Platonic Solids  Why Five?
Simplest Reason: Angles at a Vertex
The simplest reason there are only 5 Platonic Solids is this:
At each vertex at least 3 faces meet (maybe more).  
When we add up the internal angles that meet at a vertex, it must be less than 360 degrees (at 360° the shape would flatten out). 
We also know that a Platonic Solid's faces are all identical regular polygons:
A regular triangle has internal angles of 60°, so we can have:


A square has internal angles of 90°, so there is only:


A regular pentagon has internal angles of 108°, so there is only:

And this is the result:
At each vertex:  Angles at Vertex (Less than 360°) 
Solid  

3 triangles meet  180°  tetrahedron  
4 triangles meet  240°  octahedron  
5 triangles meet  300°  icosahedron  
3 squares meet  270°  cube  
3 pentagons meet  324°  dodecahedron 
Anything else has 360° or more at a vertex, which is impossible. Example: 4 regular pentagons (4×108° = 432°), 3 regular hexagons (3×120° = 360°), etc, won't work.
And that is the simplest reason.
Another Reason (using Topology)
In a nutshell: it is impossible to have more than 5 platonic solids, because any other possibility would violate simple rules about the number of edges, corners and faces we can have together.
Euler's Formula
Do you know about Euler's Formula?
It says: for any convex polyhedron (which includes the Platonic Solids) the Number of Faces plus the Number of Vertices (corner points) minus the Number of Edges always equals 2
It is written: F + V  E = 2
Try it on the cube: A cube has 6 Faces, 8 Vertices, and 12 Edges, so: 6 + 8  12 = 2 
To see why Euler's Formula works, imagine taking the cube and adding an edge (say from corner to corner of one face). 7 + 8  13 = 2 

Likewise when we add another vertex (say half way along a line) 6 + 9  13 = 2. "No matter what we do, we always end up with 2" 
Faces Meet
Next, think about a typical platonic solid. What kind of faces does it have, and how many meet at a corner (vertex)?
The faces can be triangles (3 sides), squares (4 sides), etc.  
Let us call this "s", the number of sides each face has. 
Also, at each corner, how many faces meet? For a cube 3 faces meet at each corner. For an octahedron 4 faces meet at each corner.  
Let us call this "m" (how many faces meet at a corner). 
(Those two are actually enough to show what type of solid it is)
Exploding Solids!
Now, imagine we pull a solid apart, cutting each face free.
We get all these little flat shapes. And there are twice as many edges (because we cut along each edge).
Example: the cutupcube would now be six little squares. Each square would have 4 edges, for 24 edges in total (versus 12 edges when joined up to make a cube). 
So, how many edges? Twice as many as the original number of edges "E", or simply 2E
But this will also be the same as counting all the edges of the little shapes. There will be s (number of sides per face) times F (number of faces).
This can be written as sF = 2E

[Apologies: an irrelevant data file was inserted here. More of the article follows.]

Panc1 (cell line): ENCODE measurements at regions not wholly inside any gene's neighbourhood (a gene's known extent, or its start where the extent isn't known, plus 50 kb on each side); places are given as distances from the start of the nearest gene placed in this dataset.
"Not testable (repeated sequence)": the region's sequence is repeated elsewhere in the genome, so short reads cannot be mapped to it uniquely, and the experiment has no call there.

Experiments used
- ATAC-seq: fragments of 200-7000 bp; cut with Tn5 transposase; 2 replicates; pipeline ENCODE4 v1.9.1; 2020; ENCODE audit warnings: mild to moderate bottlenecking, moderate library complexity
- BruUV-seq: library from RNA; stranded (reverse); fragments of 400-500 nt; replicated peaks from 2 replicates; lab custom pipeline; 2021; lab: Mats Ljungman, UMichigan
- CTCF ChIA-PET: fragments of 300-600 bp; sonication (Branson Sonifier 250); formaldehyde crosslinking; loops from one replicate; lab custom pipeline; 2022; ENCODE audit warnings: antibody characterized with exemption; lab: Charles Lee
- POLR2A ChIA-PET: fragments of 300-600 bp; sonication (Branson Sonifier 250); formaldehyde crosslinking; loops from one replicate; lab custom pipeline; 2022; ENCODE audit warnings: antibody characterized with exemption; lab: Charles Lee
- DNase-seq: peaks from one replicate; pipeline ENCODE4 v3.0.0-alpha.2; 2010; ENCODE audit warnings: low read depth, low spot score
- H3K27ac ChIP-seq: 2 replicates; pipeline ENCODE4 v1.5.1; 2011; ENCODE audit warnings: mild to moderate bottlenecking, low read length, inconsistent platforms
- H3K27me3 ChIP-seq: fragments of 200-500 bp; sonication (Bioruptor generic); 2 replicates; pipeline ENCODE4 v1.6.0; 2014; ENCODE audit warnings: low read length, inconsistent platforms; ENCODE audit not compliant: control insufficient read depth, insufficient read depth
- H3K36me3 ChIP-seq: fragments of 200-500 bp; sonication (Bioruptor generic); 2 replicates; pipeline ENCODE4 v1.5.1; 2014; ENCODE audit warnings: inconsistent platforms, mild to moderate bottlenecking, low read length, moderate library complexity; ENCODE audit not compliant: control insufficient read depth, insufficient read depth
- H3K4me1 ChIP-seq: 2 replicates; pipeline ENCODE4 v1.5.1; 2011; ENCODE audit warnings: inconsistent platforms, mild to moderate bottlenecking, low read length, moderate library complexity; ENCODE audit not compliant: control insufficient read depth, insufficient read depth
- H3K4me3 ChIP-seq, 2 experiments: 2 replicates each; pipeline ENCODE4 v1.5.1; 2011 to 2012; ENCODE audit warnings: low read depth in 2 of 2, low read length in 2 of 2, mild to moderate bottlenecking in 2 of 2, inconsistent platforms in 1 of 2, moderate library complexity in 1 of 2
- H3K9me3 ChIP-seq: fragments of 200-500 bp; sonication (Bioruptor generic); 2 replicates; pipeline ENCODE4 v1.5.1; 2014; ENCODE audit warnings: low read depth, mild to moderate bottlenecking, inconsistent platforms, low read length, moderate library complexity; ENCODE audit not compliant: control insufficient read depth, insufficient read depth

Likewise, when we cut it up, what was one corner will now be several corners. In the case of a cube there will be three times as many corners. 
 The new number of corners is: how many faces that meet at a corner (m) times how many vertices of the original solid (V), which is mV
 The new number of edges is: twice as many as the original solid, which is 2E
This can be written as mV = 2E
Bring Equations Together
That is all the equations we need, let us use them together:
sF = 2E, hence F = 2E/s
mV = 2E, hence V = 2E/m
Now let us put those into "F+VE=2":
F + V  E = 2
2E/s + 2E/m  E = 2
Next, some rearranging ... divide the lot by "2E":
1/s + 1/m  1/2 = 1/E
Now, "E", the number of edges, cannot be less than zero, so "1/E" cannot be less than 0:
1/s + 1/m  1/2 > 0
Or, more simply:
1/s + 1/m > 1/2
So, all that remains is to try different values of:
 "s" (number of sides each face has, cannot be less than 3), and
 "m" (number of faces that meet at a corner, cannot be less than 3),
and we are done!
The Possibilities!
The possible answers are:
s  m  1/s+1/m  > 0.5 ? 

3  3  0.666...  
3  4  0.583...  
4  3  0.583...  
4  4  0.5  
5  3  0.533...  
3  5  0.533...  
5  4  0.45  
4  5  0.45  
5  5  0.4  
etc...  ...  ... 
Example: s=5, m=5
1/s + 1/m  1/2 = 1/E becomes
which makes E (number of edges) = 10, And we can't have a negative number of edges!
Real?
And the last step is to see if those solids are real:
s  m  what it means  solid  

3  3  triangles meeting 3atacorner  tetrahedron  
3  4  triangles meeting 4atacorner  octahedron  
4  3  squares meeting 3atacorner  cube  
5  3  pentagons meeting 3atacorner  dodecahedron  
3  5  triangles meeting 5atacorner  icosahedron 
So, only 5, and they all exist.
Job Done.
Schläfli !
And just to keep you well educated ... the "s" and "m" values put together inside curly braces {} make what is called the "Schläfli symbol" for polyhedra:
Examples:
 The Octahedron's Schläfli symbol is {3,4},
 and the Icosahedron's is {3,5},
can you work out the rest?